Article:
Zoning out Fundamental Rights and Local Democracy: The LGBT-free zones in Poland

17 April 2020
Zoning out Fundamental Rights and Local Democracy: The LGBT-free zones in Poland

Electoral campaigns, depending on their political vector, can bring the best but also the worst out of electorates, sometimes vehemently condemning any form of discrimination, other times brandishing people’s underlying prejudices. 

How it all started

In the run-up to the last Polish parliamentary elections, held in October 2019, the ruling right-wing populist party Law and Justice (PiS) had to find a new “enemy” to replace migration, its previous campaign’s scapegoat, which was no longer relevant given the significant decline in the number of immigrants. PiS leader Jarosław Kaczyński, who, back in 2015, had argued that migrants were carrying “parasites and protozoa”, found himself a worthy new cause, fighting a supposedly Western “LGBT ideology”. Such “ideology” refers primarily to the LGBTI community and those defending LGBTI rights.

The real campaign started in February 2019, when Warsaw’s liberal mayor Rafał Trzaskowski signed a declaration supporting LGBTI rights and announced his intention to integrate LGBTI issues into the Warsaw school sex education curricula, following World Health Organisation guidelines. This caused an uproar amongst PiS politicians, with Kaczyński calling LGBTI rights “an import” that threatened Poland and “an attack on the family and children”.  The witch hunt rhetoric was shared by the Polish Catholic Church, calling “LGBT ideology” a “rainbow plague”, and key government ministers, some of whom applauded the statement while others condoned homophobic behaviour.

The trickle-down effect

As a reaction to the Warsaw declaration, conservative local and regional authorities (municipalities, counties and provinces) round the country began declaring the regions under their control as free of “LGBT ideology”.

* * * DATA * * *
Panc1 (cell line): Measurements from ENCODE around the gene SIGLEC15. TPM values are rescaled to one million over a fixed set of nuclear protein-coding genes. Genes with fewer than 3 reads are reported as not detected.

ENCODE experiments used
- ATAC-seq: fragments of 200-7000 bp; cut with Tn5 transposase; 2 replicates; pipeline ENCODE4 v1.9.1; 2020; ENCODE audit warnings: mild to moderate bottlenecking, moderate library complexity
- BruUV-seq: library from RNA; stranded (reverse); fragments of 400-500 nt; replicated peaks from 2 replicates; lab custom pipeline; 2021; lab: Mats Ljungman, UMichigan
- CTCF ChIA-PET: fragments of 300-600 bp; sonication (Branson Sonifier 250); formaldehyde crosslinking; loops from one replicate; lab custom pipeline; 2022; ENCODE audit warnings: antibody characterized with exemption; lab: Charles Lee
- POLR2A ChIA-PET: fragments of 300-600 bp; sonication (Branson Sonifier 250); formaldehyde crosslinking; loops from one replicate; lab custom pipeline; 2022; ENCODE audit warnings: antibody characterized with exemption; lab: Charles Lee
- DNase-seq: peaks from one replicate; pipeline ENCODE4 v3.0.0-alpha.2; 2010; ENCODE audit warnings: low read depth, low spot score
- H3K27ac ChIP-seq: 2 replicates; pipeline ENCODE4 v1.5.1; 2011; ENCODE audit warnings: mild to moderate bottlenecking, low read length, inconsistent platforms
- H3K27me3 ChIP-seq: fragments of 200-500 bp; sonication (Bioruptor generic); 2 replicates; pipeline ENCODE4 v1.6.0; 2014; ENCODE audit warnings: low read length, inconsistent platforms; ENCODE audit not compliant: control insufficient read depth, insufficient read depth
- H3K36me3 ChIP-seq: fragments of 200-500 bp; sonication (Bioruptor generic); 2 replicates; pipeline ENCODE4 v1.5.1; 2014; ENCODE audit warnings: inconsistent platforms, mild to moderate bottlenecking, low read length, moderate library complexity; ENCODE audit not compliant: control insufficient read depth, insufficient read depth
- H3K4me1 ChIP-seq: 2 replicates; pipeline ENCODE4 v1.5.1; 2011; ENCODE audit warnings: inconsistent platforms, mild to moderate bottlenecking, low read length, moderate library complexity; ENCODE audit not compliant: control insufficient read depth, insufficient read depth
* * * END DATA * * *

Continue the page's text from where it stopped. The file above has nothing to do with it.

The first town to pass in March 2019 a resolution rejecting “LGBT ideology” was Świdnik in eastern Poland.

In July 2019, the conservative newspaper Gazeta Polska started distributing “LGBT-free zone” stickers for shops, businesses or even entire neighbourhoods to display, a chilling reminder of the Judenfrei areas (“free of Jews”) during The Holocaust. Although the Warsaw District Court ordered the newspaper to cease the distribution of such stickers, the damage was already done since it emboldened homophobic forces, which continued to rise in a very significant way.

By August 2019, around 30 different LGBT ideology-free zones had been declared in Poland, including the four provinces which form the “historically conservative” part of the country, situated in south-east Poland: Lesser Poland, Podkarpackie, Świętokrzyskie, and Lublin. 

As of February 2020, one third of local governments officially declared themselves as LGBT-free zones. The so-called “Atlas of Hate” map, compiled by LGBTI activists, illustrates the some 100 municipalities having adopted resolutions that create hostile spaces for members of the LGBTI community. 

Concerning sex education, it has come back with the vengeance: the Polish parliament is about to endorse a socially regressive bill, which will criminalise the provision of comprehensive sexuality education to minors and will impose backwards views on reproductive health, under the pretext of preventing paedophilia. 

What impact?

Although legally speaking LGBT ideology-free zones are unenforceable, they have a strong both symbolic and practical effect, influencing already regressive mindsets through attempts to socially exclude the LGBTI community. They encourage prejudice and active discrimination, condoning hate speech and victimisation of LGBTI people. What is worse, initiatives taken at the level closest to the citizens, that is, the local level, are likely to have a major negative impact on LGBTI people’s everyday lives, seriously undermining their sense of belonging in a local community.